The Rich aren't the Problem
In the January 29, 2012 Outlook section of the Washington Post, James Q. Wilson, the Ronald Reagan professor of public policy at Pepperdine University, has an essay well-worth reading in its entirety. In the essay, he argues that people shouldn’t blame the rich if they’re angry at income inequality, or somehow claim to be a part of the 99%.
Admittedly, he says, “(t)here is no doubt that incomes are unequal in the United States.” However, Wison adds:
“But the mere existence of income inequality tells us little about what, if anything, should be done about it. First, we must answer some key questions. Who constitutes the prosperous and the poor? Why has inequality increased? Does an unequal income distribution deny poor people the chance to buy what they want? And perhaps most important: How do Americans feel about inequality?”
In arguing his case, Wilson points to studies at two of the Federal Reserve Bank:
“The “rich” in America are not a monolithic, unchanging class. A study by Thomas A. Garrett, economist at the Federal Reserve Bank of St. Louis, found that less than half of people in the top 1 percent in 1996 were still there in 2005. Such mobility is hardly surprising: A business school student, for instance, may have little money and high debts, but nine years later he or she could be earning a big Wall Street salary and bonus.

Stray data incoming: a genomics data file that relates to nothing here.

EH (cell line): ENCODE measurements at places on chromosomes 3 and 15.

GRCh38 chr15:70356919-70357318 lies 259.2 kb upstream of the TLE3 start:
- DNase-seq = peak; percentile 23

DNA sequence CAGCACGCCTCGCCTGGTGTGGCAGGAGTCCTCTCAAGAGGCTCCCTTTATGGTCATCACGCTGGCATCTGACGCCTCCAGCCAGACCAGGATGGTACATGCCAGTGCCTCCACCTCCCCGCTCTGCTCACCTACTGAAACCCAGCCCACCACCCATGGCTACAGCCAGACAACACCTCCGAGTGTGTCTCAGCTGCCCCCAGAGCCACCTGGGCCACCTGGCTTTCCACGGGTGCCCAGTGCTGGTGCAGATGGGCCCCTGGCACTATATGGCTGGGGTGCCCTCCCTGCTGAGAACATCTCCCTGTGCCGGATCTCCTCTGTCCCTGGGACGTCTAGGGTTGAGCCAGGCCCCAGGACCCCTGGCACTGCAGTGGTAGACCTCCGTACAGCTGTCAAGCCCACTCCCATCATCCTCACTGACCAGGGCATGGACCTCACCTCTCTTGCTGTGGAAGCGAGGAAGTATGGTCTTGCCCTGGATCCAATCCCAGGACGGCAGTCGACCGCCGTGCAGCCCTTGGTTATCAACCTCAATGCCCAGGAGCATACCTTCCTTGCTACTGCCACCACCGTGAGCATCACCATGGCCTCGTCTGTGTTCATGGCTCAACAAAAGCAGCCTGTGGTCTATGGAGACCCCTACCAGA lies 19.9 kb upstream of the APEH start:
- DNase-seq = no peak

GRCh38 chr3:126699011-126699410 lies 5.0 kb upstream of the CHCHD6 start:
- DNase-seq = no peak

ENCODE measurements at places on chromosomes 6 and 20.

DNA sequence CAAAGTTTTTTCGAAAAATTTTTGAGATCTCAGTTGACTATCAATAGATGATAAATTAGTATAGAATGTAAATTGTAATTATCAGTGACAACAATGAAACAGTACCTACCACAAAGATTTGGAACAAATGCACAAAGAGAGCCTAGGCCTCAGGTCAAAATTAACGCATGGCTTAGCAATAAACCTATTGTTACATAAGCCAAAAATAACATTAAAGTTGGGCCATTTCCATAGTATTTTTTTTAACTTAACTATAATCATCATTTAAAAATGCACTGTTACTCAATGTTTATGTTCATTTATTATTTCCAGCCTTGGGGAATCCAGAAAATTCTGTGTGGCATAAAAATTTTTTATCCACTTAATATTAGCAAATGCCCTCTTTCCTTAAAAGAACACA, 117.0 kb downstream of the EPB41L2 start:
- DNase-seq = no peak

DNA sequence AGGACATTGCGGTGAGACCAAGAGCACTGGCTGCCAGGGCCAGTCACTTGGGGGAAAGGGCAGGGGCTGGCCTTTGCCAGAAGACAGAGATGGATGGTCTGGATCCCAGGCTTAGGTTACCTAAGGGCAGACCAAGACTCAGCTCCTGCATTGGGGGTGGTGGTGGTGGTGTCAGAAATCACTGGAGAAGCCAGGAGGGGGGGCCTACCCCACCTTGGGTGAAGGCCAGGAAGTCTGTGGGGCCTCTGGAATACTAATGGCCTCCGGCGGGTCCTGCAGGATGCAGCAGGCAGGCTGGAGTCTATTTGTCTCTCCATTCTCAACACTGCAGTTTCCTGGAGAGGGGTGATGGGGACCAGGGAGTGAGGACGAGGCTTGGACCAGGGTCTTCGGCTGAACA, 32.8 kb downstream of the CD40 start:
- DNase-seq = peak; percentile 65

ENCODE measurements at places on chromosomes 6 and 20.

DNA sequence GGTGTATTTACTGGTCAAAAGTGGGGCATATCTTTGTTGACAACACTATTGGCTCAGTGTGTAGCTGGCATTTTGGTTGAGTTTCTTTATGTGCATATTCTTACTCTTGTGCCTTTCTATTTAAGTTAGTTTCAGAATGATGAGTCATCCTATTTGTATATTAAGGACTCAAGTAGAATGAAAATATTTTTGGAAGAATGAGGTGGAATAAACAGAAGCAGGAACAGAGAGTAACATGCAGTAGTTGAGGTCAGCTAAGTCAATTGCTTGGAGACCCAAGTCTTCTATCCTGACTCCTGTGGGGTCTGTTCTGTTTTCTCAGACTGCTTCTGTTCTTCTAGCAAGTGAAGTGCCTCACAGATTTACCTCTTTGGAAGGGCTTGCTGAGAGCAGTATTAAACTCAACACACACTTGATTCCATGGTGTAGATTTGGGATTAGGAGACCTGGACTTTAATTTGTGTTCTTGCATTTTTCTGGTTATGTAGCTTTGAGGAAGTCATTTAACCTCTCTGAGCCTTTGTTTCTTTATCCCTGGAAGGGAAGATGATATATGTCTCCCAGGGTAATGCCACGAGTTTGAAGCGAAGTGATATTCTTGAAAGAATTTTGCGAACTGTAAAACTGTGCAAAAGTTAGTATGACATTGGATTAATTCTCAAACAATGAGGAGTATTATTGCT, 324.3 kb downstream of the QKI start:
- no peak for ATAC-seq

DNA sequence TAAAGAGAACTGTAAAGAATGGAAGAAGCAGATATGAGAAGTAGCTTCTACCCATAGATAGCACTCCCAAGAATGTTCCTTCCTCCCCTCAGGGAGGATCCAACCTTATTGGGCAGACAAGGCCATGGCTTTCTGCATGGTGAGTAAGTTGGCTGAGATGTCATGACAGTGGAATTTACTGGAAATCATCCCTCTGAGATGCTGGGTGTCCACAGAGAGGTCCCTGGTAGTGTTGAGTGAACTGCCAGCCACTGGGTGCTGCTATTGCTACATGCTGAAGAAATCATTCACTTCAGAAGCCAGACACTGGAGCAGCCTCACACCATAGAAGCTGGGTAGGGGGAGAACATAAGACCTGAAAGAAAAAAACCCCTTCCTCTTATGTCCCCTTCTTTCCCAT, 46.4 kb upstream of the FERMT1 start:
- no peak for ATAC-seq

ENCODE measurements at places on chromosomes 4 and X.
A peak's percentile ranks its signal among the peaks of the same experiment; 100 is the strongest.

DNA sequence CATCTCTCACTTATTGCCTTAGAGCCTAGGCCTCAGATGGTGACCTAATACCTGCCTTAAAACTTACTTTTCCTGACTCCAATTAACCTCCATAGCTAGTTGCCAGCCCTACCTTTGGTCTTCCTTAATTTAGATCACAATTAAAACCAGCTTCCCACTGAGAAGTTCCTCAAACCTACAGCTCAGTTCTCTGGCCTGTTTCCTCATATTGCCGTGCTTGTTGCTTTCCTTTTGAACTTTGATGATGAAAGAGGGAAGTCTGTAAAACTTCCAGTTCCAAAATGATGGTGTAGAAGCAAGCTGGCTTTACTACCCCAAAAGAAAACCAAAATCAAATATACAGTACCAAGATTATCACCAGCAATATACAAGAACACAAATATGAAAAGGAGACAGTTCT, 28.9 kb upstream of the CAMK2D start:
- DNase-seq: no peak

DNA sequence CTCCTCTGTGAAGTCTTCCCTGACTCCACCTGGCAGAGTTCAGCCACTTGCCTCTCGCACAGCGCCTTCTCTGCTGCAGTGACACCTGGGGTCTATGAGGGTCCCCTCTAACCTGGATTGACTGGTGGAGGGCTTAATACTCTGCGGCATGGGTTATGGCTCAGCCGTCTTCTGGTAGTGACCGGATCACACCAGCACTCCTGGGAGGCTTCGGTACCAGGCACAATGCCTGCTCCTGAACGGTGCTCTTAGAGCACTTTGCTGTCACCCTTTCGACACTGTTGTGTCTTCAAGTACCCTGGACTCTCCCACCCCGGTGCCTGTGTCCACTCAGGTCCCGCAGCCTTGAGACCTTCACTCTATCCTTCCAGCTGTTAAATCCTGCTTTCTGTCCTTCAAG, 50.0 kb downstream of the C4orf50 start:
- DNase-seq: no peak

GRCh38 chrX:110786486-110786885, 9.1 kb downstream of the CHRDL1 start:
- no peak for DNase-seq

“Mobility is not limited to the top-earning households. A study by economists at the Federal Reserve Bank of Minneapolis found that nearly half of the families in the lowest fifth of income earners in 2001 had moved up within six years. Over the same period, more than a third of those in the highest fifth of income-earners had moved down. Certainly, there are people such as Warren Buffett and Bill Gates who are ensconced in the top tier, but far more common are people who are rich for short periods."
Wilson also points to the poverty rate as a problem, citing the book, “The Poverty of the Poverty Rate” by Nicholas Eberstadt." He writes:
“Poverty in America is certainly a serious problem, but the plight of the poor has been moderated by advances in the economy. Between 1970 and 2010, the net worth of American households more than doubled, as did the number of television sets and air-conditioning units per home. In his book “The Poverty of the Poverty Rate,” Nicholas Eberstadt shows that over the past 30 or so years, the percentage of low-income children in the United States who are underweight has gone down, the share of low-income households lacking complete plumbing facilities has declined, and the area of their homes adequately heated has gone up. The fraction of poor households with a telephone, a television set and a clothes dryer has risen sharply”
In addition, there are four letters in last week's Post that responded to Wilson's essay, including one from the authors of one book referenced by Wilson.
As we growled on September 6, 2009, “The topic of income inequality is important since liberals base much of their belief in the need for income redistribution on it, or in the words of then-candidate Barack Obama who told “Joe the Plumber” last year, he wanted to “spread the wealth around.” We see once again that a free market does the job of spreading the wealth around” quite well without the political class choosing winners and losers. Forget a progressive income tax. What we need is a flat tax.”